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Helping Wives of Crossdressers to Understand and Cope

copyright 1996 by Phi Epsilon Mu chapter of Tri Ess as an attachment to their Internet Home Page

May be reproduced by any non-profit gender organization.

Please retain this header. 

by Sandra with a little input from her friends 

So, your husband/significant other is a crossdresser (CD). 

Welcome to the club!  In your quest for information, you have arrived here.  Let me reassure you, there are many, many women in your shoes. (You might also say that there are many husbands in their wife's shoes!)  It has been estimated that as many as eight and a half million adult males in the U.S. alone crossdress. It may be a secret that society has forced us to keep, but it’s more common than anyone realizes and it is within the range of human normal activity. It occurs in all societies and in all periods of history. It is not a problem because your husband has a problem, but it is a problem because at this point in our history our society has a problem dealing with it.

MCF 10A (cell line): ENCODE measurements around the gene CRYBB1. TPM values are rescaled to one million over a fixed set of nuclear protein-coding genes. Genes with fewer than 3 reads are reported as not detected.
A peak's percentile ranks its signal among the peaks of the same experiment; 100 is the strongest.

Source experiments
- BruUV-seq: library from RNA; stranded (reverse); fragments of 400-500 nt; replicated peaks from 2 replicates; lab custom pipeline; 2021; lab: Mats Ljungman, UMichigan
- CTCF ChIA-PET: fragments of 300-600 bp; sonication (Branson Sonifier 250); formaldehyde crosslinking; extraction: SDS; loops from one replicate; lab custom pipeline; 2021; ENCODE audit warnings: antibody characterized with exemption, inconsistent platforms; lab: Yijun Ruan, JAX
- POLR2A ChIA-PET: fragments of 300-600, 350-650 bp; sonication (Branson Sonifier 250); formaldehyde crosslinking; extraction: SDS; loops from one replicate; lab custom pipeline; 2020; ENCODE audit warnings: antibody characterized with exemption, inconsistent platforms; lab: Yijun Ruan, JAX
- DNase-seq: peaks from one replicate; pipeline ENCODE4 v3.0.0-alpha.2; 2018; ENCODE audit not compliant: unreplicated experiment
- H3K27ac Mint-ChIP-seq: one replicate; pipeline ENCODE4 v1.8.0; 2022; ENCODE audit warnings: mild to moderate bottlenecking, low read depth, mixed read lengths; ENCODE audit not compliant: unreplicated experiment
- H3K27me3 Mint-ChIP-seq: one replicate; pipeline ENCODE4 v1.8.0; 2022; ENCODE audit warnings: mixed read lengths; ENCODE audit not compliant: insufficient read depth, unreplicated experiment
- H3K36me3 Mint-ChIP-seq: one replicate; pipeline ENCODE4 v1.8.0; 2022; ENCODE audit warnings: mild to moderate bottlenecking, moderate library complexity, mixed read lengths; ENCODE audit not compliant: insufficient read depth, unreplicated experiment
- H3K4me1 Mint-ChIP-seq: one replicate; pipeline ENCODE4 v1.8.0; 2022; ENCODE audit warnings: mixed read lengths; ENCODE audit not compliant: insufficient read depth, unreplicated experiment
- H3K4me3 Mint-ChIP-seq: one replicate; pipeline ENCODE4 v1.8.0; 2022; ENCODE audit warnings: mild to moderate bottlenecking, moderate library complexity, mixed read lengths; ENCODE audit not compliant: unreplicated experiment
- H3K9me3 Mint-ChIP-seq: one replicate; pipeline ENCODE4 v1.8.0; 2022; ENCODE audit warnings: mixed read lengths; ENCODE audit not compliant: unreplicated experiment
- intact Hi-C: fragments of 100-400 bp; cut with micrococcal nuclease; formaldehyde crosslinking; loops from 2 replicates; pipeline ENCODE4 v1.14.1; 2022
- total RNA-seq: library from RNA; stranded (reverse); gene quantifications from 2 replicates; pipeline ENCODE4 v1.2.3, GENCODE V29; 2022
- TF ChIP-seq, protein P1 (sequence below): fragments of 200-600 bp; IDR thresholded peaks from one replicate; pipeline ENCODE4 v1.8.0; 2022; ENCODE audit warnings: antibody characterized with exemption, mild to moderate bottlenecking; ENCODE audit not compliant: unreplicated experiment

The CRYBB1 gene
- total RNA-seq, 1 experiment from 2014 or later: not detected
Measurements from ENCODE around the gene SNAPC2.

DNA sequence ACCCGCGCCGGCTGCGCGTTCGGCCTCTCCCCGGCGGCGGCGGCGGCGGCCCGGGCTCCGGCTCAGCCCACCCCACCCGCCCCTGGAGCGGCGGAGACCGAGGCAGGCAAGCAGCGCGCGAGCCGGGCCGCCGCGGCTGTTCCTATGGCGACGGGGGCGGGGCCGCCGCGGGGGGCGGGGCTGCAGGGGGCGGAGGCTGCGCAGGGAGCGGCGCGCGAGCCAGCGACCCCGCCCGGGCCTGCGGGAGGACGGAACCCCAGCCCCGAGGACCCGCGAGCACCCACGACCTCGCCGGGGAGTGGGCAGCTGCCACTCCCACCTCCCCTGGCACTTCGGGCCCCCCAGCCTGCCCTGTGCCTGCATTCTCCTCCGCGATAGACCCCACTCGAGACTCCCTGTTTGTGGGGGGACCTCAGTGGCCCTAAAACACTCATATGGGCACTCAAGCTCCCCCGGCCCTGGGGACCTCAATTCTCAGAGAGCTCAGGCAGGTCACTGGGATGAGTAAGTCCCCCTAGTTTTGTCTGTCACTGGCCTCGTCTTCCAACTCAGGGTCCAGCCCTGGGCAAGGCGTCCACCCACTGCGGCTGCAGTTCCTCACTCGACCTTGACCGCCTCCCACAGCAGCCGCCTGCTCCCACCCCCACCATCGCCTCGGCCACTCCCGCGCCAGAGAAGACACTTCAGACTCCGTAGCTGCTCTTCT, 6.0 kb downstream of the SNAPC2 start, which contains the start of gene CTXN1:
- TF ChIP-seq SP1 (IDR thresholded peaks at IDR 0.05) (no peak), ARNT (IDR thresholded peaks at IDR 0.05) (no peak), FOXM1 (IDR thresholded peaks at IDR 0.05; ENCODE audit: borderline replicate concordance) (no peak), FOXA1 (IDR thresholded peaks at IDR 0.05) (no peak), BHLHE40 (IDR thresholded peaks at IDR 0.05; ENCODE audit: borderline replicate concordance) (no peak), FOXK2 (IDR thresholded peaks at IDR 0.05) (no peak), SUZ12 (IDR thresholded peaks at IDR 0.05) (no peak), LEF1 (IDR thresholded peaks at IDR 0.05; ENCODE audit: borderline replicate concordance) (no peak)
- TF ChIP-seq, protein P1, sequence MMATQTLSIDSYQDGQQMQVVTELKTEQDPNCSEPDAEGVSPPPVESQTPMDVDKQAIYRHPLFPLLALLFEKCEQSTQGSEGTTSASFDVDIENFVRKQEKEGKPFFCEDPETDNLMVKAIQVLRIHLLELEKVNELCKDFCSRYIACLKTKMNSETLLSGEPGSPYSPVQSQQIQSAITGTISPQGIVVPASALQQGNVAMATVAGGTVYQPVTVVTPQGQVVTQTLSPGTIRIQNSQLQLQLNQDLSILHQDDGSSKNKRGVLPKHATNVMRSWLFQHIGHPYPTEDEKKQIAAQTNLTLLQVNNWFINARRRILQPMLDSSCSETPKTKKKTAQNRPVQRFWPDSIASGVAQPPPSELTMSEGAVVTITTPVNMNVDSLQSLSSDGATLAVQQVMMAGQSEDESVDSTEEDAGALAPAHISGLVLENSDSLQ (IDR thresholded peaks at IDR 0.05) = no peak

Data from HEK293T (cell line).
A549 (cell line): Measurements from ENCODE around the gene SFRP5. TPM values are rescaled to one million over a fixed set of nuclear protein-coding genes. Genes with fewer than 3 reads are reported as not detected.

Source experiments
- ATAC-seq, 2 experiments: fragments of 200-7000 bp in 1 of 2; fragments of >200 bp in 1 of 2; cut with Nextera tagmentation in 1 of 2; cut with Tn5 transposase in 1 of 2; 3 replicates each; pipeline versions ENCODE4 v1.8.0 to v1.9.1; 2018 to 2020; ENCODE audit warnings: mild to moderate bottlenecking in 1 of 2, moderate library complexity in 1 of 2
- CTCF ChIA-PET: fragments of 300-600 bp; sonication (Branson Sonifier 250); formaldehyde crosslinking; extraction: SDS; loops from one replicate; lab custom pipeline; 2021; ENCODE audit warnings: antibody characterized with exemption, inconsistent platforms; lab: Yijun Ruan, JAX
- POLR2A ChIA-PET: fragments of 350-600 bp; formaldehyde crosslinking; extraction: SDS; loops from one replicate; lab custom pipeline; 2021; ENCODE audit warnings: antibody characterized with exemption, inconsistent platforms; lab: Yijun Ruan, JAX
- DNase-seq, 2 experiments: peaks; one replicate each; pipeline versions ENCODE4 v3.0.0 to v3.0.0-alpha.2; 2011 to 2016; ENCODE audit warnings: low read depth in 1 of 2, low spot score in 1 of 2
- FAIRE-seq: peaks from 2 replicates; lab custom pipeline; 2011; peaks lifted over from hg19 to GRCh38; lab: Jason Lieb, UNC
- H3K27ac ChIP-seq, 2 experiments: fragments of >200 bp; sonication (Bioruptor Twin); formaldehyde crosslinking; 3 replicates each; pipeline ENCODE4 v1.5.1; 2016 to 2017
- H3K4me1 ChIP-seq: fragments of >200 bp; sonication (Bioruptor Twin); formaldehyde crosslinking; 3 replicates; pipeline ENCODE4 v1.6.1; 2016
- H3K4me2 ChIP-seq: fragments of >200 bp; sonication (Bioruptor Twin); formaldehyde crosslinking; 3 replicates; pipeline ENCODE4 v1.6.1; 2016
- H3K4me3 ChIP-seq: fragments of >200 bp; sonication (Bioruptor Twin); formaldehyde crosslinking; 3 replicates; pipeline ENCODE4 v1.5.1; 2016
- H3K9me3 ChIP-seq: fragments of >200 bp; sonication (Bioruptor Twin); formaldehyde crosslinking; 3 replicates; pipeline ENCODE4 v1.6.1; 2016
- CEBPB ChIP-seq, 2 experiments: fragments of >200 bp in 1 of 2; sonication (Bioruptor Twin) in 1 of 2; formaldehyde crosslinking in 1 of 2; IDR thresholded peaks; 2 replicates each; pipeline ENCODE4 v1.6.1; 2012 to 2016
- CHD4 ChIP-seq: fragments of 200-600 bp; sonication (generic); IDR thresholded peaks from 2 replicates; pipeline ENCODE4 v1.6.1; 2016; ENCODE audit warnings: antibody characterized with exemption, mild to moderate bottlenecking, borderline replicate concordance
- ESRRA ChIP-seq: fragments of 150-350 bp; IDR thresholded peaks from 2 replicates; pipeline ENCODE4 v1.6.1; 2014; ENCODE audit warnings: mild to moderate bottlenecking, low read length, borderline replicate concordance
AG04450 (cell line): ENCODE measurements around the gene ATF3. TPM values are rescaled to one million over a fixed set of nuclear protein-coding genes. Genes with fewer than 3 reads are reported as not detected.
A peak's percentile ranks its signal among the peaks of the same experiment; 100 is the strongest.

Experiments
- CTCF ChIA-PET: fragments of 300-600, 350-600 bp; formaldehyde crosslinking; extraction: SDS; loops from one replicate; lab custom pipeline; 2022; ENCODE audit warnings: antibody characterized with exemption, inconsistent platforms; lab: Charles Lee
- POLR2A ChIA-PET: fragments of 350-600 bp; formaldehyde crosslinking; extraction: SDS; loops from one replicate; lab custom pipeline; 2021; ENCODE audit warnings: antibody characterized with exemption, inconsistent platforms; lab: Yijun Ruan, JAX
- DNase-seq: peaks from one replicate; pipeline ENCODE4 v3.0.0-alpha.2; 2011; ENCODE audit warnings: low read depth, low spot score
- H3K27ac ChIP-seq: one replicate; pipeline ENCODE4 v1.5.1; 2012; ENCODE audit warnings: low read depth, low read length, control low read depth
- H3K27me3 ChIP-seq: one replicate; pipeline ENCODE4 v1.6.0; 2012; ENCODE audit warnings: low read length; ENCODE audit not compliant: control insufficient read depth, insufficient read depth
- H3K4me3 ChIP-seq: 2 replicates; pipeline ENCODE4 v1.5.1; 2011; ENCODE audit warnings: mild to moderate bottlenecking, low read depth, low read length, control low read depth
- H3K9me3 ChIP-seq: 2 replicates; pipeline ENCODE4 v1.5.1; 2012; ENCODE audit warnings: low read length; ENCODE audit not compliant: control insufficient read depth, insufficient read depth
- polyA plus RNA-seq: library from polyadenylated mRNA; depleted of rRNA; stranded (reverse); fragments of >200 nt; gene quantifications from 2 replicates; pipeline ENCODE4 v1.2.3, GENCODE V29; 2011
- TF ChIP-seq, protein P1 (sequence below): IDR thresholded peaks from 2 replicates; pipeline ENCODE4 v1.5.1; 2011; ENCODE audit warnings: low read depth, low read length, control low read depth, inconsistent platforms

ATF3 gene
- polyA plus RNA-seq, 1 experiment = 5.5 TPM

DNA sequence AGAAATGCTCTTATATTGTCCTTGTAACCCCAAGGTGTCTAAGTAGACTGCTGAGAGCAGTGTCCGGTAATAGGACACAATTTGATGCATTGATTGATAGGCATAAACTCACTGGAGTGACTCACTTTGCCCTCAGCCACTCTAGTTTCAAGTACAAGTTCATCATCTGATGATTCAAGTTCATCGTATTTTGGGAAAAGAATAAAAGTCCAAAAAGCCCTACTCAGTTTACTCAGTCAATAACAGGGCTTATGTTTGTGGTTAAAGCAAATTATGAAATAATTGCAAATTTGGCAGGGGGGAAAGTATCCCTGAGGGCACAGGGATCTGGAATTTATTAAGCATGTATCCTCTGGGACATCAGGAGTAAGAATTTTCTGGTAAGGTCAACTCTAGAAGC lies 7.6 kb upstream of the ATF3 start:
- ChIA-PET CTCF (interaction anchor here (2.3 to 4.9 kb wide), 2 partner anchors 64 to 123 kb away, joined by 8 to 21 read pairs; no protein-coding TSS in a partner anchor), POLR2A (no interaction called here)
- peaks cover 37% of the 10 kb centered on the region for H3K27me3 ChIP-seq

Our group is about helping you and your crossdressing husband or husband-to-be deal with a society that refuses to allow men to experience the full range of their personality. As women, we have made great strides in increasing the range of gender choices available to us in clothing, hair, jobs, and personal demeanor.

Men are still not only limited, but also punished, for doing anything that society perceives as being feminine.  Men are even limited (or feel they are limited) in color choices, skin care, and even in the way they relate to their children.